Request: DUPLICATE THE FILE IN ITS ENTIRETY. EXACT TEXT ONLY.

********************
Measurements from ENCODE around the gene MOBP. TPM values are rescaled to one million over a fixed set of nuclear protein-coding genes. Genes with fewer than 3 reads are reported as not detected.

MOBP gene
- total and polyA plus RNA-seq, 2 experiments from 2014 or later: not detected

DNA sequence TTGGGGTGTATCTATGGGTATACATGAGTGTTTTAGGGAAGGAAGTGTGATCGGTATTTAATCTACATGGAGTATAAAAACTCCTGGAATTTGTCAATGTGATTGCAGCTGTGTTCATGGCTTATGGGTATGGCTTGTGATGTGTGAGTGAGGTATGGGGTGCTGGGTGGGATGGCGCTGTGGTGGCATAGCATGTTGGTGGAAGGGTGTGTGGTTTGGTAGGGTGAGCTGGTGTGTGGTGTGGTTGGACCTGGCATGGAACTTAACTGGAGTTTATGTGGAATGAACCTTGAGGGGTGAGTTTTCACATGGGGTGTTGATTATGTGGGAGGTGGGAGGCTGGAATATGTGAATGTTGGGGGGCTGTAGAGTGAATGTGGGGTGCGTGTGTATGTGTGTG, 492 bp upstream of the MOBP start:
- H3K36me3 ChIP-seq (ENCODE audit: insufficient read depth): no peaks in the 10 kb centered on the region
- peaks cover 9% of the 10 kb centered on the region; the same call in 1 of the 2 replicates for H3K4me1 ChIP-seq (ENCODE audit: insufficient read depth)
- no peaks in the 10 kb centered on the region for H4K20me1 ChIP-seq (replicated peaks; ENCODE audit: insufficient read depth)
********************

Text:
Measurements from ENCODE around the gene MOBP. TPM values are rescaled to one million over a fixed set of nuclear protein-coding genes. Genes with fewer than 3 reads are reported as not detected.

MOBP gene
- total and polyA plus RNA-seq, 2 experiments from 2014 or later: not detected

DNA sequence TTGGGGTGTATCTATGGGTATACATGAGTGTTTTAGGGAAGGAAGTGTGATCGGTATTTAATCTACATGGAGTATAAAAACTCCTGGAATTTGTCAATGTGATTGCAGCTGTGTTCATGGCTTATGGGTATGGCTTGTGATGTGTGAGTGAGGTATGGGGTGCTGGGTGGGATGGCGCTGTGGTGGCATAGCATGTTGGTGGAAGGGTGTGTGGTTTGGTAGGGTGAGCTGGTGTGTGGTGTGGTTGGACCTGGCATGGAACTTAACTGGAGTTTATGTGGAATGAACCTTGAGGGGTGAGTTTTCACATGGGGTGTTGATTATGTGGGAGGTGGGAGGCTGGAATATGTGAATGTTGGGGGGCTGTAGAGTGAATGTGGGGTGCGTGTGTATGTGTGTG, 492 bp upstream of the MOBP start:
- H3K36me3 ChIP-seq (ENCODE audit: insufficient read depth): no peaks in the 10 kb centered on the region
- peaks cover 9% of the 10 kb centered on the region; the same call in 1 of the 2 replicates for H3K4me1 ChIP-seq (ENCODE audit: insufficient read depth)
- no peaks in the 10 kb centered on the region for H4K20me1 ChIP-seq (replicated peaks; ENCODE audit: insufficient read depth)